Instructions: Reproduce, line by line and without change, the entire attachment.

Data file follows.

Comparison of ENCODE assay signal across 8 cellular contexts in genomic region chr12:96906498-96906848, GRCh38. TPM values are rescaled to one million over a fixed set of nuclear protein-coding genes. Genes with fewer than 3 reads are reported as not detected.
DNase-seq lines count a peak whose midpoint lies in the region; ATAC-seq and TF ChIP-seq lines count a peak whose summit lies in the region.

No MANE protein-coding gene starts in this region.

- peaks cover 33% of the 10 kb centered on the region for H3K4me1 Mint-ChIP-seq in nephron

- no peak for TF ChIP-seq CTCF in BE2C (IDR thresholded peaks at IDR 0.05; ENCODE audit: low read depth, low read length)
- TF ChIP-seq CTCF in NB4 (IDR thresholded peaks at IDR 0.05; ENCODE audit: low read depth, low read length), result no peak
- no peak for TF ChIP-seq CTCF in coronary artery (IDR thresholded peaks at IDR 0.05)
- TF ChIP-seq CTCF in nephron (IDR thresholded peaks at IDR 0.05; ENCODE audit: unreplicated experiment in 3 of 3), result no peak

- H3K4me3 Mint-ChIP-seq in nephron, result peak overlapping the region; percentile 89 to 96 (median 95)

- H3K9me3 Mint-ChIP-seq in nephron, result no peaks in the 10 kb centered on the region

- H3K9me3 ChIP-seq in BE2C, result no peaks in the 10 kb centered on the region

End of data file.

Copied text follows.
Comparison of ENCODE assay signal across 8 cellular contexts in genomic region chr12:96906498-96906848, GRCh38. TPM values are rescaled to one million over a fixed set of nuclear protein-coding genes. Genes with fewer than 3 reads are reported as not detected.
DNase-seq lines count a peak whose midpoint lies in the region; ATAC-seq and TF ChIP-seq lines count a peak whose summit lies in the region.

No MANE protein-coding gene starts in this region.

- peaks cover 33% of the 10 kb centered on the region for H3K4me1 Mint-ChIP-seq in nephron

- no peak for TF ChIP-seq CTCF in BE2C (IDR thresholded peaks at IDR 0.05; ENCODE audit: low read depth, low read length)
- TF ChIP-seq CTCF in NB4 (IDR thresholded peaks at IDR 0.05; ENCODE audit: low read depth, low read length), result no peak
- no peak for TF ChIP-seq CTCF in coronary artery (IDR thresholded peaks at IDR 0.05)
- TF ChIP-seq CTCF in nephron (IDR thresholded peaks at IDR 0.05; ENCODE audit: unreplicated experiment in 3 of 3), result no peak

- H3K4me3 Mint-ChIP-seq in nephron, result peak overlapping the region; percentile 89 to 96 (median 95)

- H3K9me3 Mint-ChIP-seq in nephron, result no peaks in the 10 kb centered on the region

- H3K9me3 ChIP-seq in BE2C, result no peaks in the 10 kb centered on the region